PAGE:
A RIDE TO REMEMBER: A Civil Rights Story
"Delivers a beautiful and tender message about equality from the very first page." —Kirkus (Starred Review)
"Framed as a conversation between Langley and her parents, the story recalls the sustained efforts of people working together. . .The structure of the carousel itself becomes an unexpected metaphor: 'Nobody first and nobody last, everyone equal, having fun together.'"
—Publishers Weekly (Starred Review)
A RIDE TO REMEMBER
A Civil Rights Story
by Sharon Langley and Amy Nathan
Illustrations by Coretta Scott King Award-Winning Artist Floyd Cooper
Abrams Books (2020) — ISBN 978-1-4197-3685-8
The story is told through the eyes of Sharon Langley, who as an 11-month-old was the first African American child to go on a ride at Baltimore's Gwynn Oak Amusement Park on its first day without segregation—August 28, 1963—taking a spin on the merry-go-round, with her father by her side.
In this picture book, Sharon is presented as an older child—a six- or seven-year-old—being told by her parents the story of the park, the protests, and the significance of her history-making ride. A Ride to Remember is based in part on an earlier book for teens and adults by Amy Nathan that presents the Gwynn Oak story in more detail, Round and Round Together: Taking a Merry-go-Round Ride into the Civil Rights Movement. Both books stress the interracial and interfaith "coming together" that was a key element of two days of massive, peaceful protests at Gwynn Oak Amusement Park in July 1963, with participation by people of all ages, including children. Nearly 400 protestors were arrested, including many clergy—Catholic, Protestant, and Jewish—a first for the civil rights movement. These protests and the extensive press coverage they received led to the end of segregation at the amusement park on the same day that Rev. Dr. Martin Luther King, Jr., delivered his "I Have a Dream" speech at the March on Washington for Jobs and Freedom in Washington, D.C.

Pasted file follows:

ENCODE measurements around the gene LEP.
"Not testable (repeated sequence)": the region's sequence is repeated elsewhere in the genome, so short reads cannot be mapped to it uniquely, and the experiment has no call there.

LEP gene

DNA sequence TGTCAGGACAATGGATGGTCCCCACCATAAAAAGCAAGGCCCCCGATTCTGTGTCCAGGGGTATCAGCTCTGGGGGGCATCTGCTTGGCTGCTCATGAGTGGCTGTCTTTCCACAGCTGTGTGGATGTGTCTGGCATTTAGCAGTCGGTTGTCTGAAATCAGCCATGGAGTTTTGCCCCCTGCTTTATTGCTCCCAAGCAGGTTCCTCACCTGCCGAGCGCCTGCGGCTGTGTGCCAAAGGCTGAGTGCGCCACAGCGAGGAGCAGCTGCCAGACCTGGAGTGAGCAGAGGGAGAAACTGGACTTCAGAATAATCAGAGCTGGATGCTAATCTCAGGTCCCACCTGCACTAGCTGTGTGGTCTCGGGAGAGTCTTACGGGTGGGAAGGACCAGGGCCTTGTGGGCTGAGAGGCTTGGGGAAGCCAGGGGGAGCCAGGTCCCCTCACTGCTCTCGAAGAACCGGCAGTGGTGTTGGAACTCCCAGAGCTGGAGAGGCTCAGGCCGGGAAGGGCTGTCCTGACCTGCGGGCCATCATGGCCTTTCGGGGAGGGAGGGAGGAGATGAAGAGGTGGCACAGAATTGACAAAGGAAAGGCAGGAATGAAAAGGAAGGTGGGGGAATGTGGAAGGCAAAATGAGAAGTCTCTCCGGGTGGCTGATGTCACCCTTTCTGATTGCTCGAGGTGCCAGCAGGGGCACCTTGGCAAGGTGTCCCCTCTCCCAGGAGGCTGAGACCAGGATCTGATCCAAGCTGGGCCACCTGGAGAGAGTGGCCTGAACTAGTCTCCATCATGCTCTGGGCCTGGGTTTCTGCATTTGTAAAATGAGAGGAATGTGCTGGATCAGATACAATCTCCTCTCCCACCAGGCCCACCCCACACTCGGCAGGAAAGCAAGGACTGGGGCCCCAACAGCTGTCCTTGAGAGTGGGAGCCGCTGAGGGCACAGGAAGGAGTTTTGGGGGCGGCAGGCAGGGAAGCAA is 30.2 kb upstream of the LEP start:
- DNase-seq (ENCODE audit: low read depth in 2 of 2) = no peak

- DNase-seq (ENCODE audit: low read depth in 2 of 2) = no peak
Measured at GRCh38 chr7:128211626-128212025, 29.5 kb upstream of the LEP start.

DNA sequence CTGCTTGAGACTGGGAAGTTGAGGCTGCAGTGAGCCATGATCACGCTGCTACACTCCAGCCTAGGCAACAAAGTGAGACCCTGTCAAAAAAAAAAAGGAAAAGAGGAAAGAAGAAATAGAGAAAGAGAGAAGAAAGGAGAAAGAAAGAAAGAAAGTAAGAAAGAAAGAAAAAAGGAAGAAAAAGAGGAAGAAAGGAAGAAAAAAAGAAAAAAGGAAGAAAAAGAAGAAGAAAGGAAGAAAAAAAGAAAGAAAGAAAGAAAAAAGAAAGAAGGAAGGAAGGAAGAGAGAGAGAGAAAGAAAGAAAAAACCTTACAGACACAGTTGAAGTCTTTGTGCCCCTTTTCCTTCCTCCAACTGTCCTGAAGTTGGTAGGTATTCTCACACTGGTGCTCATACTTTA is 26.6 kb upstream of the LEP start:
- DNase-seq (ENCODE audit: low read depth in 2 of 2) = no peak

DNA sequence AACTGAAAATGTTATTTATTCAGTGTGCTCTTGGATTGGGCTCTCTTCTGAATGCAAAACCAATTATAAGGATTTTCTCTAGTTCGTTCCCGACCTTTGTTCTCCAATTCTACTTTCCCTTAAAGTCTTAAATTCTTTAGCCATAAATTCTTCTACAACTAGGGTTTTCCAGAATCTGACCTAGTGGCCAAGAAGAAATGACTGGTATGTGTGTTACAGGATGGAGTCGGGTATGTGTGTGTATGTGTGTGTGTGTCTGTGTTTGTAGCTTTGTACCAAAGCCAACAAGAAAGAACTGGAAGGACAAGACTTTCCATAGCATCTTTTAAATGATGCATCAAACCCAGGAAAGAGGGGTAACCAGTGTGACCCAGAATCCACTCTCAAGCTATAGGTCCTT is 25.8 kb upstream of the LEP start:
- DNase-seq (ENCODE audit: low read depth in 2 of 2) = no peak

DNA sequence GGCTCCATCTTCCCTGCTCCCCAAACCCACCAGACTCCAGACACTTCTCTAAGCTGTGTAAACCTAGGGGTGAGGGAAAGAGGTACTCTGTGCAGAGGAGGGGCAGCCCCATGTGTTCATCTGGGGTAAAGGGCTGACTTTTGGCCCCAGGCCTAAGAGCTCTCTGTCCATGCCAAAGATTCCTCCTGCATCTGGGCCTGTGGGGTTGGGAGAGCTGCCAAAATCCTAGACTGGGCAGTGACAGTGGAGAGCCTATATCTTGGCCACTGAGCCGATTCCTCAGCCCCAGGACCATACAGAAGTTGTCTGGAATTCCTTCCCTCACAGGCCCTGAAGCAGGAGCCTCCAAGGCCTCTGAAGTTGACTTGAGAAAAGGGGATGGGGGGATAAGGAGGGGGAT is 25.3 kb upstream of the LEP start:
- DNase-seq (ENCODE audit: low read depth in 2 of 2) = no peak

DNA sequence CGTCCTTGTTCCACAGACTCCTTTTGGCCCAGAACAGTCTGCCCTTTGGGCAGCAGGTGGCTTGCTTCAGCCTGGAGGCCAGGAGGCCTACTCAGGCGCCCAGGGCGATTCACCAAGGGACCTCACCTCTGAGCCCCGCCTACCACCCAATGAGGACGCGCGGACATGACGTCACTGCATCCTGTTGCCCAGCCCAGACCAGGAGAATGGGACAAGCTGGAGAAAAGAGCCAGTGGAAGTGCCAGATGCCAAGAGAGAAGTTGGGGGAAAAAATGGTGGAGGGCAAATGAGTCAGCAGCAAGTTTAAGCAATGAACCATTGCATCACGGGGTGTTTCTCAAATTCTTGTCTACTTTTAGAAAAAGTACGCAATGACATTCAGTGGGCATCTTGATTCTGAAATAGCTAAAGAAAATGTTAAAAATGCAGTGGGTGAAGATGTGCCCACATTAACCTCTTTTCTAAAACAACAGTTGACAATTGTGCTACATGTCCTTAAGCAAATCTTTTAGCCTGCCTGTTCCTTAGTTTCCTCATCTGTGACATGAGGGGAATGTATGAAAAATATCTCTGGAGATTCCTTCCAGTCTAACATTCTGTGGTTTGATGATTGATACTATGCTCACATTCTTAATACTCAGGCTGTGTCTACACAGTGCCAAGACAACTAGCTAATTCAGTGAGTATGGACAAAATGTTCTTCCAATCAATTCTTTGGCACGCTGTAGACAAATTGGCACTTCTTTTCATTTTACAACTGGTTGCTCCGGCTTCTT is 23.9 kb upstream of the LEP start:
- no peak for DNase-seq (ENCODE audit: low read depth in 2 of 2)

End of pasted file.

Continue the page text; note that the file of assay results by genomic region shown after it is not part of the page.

Since 1981, a few years after the amusement park closed after being devastated by a hurricane, the merry-go-round Sharon rode as a child has been on the National Mall, not far from the Lincoln Memorial where Dr. King stood to give his famous speech. The horse Sharon rode in 1963 is now decorated with the names of civil rights heroes; her name is inscribed on a metal plate attached to the saddle and on one of the horseshoes.
A Ride to Remember presents carousels as a metaphor for equality and fair treatment. As the text notes: "Everyone is equal when you ride a carousel."